The final configuration of topsoil created low-lying areas between berms that will impound and redirect water flow. A berm along the eastern border of the property was equipped with three water level control structures to allow the manipulation of water levels by park staff. It was constructed to accommodate a trail at some future date. To disable subsurface tile systems and retain water within the wetlands restoration site, a four-foot deep trench bisected the area. This trench was subsequently filled and compacted. The movement of heavy equipment created ruts and gouges in the area to disrupt drainage.

Following the earthwork, the wetland area was seeded with mixes containing more than 75 native obligate and facultative wetlands seeds and the berms were seeded with a native upland mix.

Trees and shrubs, including speckled alder (Alnus rugosa), swamp white oak (Quercus bicolor) and black gum (Nyssa sylvatica) were planted throughout the site. Buttonbush (Cephalanthus occidentalis), was planted in the restored wetland pool areas with the suitable hydrology. An eastern white pine (Pinus strobus) that had been identified and relocated early in the construction phase was reinstalled on a newly created upland knoll. The pine, which was the subject of its own adventure, had been removed from the site by an unknown person. It was returned when Davey staffers followed the drag trail and recovered the tree.

Low mortality rates for trees and shrubs is one criterion that must be satisfied by the end of the monitoring period, and appears to have been met as the monitoring heads into its final months.

Stakes, whose locations were also identified by GPS coordinates, identified zones so that the progress of the restoration area could be monitored during the five year period that followed construction.

Agri Drain Inline Water Level Control Structures™ installed in the project area will allow Park District scientists to manage water depths and duration.

Monitoring Phase
The five-year monitoring required by federal and state regulations is to insure that the goals established in the mitigation plan are met or developing appropriately.

Scientists can document the movement toward achieving the mitigation goals by looking at plant composition and cover, soil inundation and saturation, water quality and wildlife use. Eight quadrants were established within the site and identified with PVC stakes and GPS reference points. At the end of the fourth monitoring year, each of the eight quadrants of the property met jurisdictional wetlands criteria including water depth, soil composition, diversity of plant types, and absence of invasive species.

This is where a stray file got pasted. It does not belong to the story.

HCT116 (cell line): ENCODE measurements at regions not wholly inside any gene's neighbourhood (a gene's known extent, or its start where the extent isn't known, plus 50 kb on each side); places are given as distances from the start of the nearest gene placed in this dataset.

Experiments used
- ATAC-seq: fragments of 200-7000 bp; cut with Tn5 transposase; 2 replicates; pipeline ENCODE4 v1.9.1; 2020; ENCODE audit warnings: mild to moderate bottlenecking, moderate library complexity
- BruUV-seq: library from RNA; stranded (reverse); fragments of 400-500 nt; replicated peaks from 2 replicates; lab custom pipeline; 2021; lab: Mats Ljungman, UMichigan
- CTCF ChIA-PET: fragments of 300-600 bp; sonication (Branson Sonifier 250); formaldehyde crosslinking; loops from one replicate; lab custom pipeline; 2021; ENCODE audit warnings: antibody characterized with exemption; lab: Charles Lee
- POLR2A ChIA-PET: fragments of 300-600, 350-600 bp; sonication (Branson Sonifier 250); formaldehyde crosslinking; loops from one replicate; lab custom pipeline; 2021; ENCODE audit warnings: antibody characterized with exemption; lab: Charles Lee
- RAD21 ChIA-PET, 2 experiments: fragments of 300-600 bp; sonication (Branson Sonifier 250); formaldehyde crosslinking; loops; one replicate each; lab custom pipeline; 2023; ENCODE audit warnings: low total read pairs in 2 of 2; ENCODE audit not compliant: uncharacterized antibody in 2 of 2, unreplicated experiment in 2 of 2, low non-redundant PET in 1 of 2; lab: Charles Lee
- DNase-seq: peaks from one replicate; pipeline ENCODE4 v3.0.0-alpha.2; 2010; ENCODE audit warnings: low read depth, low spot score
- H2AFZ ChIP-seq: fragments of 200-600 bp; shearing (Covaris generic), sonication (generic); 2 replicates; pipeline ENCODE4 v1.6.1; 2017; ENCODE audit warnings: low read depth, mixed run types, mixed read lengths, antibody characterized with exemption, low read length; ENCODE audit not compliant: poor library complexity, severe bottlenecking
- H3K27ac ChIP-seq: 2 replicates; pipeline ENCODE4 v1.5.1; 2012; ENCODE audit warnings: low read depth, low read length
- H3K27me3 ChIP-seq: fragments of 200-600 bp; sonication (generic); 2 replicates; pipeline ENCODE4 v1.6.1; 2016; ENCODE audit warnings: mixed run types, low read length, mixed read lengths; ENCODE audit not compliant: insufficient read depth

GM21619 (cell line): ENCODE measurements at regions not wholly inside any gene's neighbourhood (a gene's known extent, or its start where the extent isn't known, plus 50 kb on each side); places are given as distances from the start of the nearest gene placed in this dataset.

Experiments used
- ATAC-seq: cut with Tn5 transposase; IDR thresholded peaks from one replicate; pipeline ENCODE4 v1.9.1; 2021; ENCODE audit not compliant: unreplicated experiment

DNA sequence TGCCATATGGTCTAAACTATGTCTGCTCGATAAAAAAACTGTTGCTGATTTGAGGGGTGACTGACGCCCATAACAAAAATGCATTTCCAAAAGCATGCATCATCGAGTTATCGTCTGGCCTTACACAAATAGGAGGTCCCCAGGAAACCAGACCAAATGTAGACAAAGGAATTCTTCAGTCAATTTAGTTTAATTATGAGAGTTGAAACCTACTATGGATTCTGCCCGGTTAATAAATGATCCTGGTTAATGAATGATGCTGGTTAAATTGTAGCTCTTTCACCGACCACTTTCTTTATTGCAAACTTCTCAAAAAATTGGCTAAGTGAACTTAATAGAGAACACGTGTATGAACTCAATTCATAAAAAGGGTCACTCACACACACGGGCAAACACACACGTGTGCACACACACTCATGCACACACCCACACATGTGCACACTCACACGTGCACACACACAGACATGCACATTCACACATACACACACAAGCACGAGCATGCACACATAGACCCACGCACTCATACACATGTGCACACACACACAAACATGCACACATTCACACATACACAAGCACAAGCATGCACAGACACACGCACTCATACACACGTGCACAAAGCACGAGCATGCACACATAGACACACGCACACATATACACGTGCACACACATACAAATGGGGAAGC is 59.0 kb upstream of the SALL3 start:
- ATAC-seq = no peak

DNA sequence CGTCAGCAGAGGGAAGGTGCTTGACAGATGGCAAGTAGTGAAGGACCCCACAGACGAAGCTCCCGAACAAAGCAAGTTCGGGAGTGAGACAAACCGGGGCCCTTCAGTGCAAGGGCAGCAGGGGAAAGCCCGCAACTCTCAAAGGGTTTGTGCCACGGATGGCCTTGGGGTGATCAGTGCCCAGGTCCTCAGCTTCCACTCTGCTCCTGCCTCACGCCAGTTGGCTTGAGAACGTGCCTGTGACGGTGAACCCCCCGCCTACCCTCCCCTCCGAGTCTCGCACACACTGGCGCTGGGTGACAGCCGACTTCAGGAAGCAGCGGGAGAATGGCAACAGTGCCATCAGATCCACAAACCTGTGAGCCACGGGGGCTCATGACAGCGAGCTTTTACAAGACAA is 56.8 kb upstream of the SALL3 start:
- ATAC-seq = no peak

The five benchmarks that were to be met by the end of the monitoring period are well on the way to being satisfied. And, although it is not one of the project goals, the increase in vegetation diversity and cover created significant habitat for wetlands dependent birds, mammals, amphibians, and reptiles.

Future management of water in the restoration area will be facilitated by the drainage system installed during the construction phase.

During the monitoring period, Davey treated invasive species such as reed canary grass (Phalaris arundinacea) with a broad-spectrum glyphosate herbicide. As the invasive species on the site were eradicated, scientists that specialize in invasive plant management were able to note an increased number of native plant species, a trend that is expected to continue. Improved hydrology in the site has expanded the wetlands significantly in the north and west of the site.

By summer 2008, the project encompassed 6.1 acres of restored wetlands, representing a surplus acreage of 2.6 acres from the original acreage goal. Project managers point to the surplus as an indication of the success of the mitigation and the general unpredictability in restoring a wetland habitat.

As the monitoring phase comes to an end, the Davey staff is evaluating its role in the project. The initial planning document served as a map, but site conditions dictated changes once construction began. The flexibility of the construction crews gave the on-site manager the ability to evaluate conditions on the ground and alter direction accordingly. Budgeting for the project was also an opportunity for estimating the inestimable as each mitigation project brings unique conditions to the fore.

The initial planning document served as a map, but site conditions dictated changes once construction began. The flexibility of the construction crews gave the on-site manager the ability to evaluate conditions on the ground and alter direction accordingly.

Looking Forward
Because the Plum Creek Park is owned and managed by the Medina County Park District, the ongoing care of the site will fall to its biologists. There is a potential for a trail along an eastern berm within the site, and the park would also like to incorporate interpretative signs and educational programs at the park. But the Park District will also need to be vigilant against invasions by non-native species and monitor against disruptions in the return to wetlands condition.

Thomas James, director of the Medina County Park District views the mitigation site at Plum Creek Park as part of the on-going program to recreate valuable habitats with in the system. “Wetland restoration projects create area, which enhance the ability of our staff to teach the public about the benefits of wetlands,” he said. “It also creates unique areas along our hiking trials for the public to view and enjoy.” L&W

For more information, contact Ken Christensen, Davey Resource Group, a division of The Davey Tree Expert Company, (800)828-8312, ext. 34.